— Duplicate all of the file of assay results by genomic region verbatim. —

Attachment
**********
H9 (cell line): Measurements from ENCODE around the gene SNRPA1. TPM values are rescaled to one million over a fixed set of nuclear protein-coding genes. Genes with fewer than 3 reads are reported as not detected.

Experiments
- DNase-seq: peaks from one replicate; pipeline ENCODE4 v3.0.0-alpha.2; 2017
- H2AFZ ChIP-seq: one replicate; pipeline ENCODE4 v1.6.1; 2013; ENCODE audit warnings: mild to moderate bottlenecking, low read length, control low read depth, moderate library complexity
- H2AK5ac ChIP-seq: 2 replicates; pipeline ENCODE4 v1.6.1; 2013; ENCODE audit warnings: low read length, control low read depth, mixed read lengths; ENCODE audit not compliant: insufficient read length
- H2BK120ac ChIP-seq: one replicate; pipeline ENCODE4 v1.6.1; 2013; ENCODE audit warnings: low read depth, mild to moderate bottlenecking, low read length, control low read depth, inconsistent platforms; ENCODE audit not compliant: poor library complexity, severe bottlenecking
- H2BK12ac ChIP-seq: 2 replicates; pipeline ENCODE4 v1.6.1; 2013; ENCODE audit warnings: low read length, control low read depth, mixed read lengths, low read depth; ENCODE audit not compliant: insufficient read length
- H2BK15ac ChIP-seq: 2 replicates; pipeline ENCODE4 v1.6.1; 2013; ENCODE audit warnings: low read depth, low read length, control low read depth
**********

H9 (cell line): Measurements from ENCODE around the gene SNRPA1. TPM values are rescaled to one million over a fixed set of nuclear protein-coding genes. Genes with fewer than 3 reads are reported as not detected.

Experiments
- DNase-seq: peaks from one replicate; pipeline ENCODE4 v3.0.0-alpha.2; 2017
- H2AFZ ChIP-seq: one replicate; pipeline ENCODE4 v1.6.1; 2013; ENCODE audit warnings: mild to moderate bottlenecking, low read length, control low read depth, moderate library complexity
- H2AK5ac ChIP-seq: 2 replicates; pipeline ENCODE4 v1.6.1; 2013; ENCODE audit warnings: low read length, control low read depth, mixed read lengths; ENCODE audit not compliant: insufficient read length
- H2BK120ac ChIP-seq: one replicate; pipeline ENCODE4 v1.6.1; 2013; ENCODE audit warnings: low read depth, mild to moderate bottlenecking, low read length, control low read depth, inconsistent platforms; ENCODE audit not compliant: poor library complexity, severe bottlenecking
- H2BK12ac ChIP-seq: 2 replicates; pipeline ENCODE4 v1.6.1; 2013; ENCODE audit warnings: low read length, control low read depth, mixed read lengths, low read depth; ENCODE audit not compliant: insufficient read length
- H2BK15ac ChIP-seq: 2 replicates; pipeline ENCODE4 v1.6.1; 2013; ENCODE audit warnings: low read depth, low read length, control low read depth